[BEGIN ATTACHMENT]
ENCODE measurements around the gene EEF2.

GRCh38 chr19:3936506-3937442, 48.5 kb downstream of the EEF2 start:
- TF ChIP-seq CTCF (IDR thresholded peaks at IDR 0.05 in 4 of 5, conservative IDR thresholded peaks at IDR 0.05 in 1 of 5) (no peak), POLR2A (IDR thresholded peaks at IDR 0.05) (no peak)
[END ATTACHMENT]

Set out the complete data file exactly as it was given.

ENCODE measurements around the gene EEF2.

GRCh38 chr19:3936506-3937442, 48.5 kb downstream of the EEF2 start:
- TF ChIP-seq CTCF (IDR thresholded peaks at IDR 0.05 in 4 of 5, conservative IDR thresholded peaks at IDR 0.05 in 1 of 5) (no peak), POLR2A (IDR thresholded peaks at IDR 0.05) (no peak)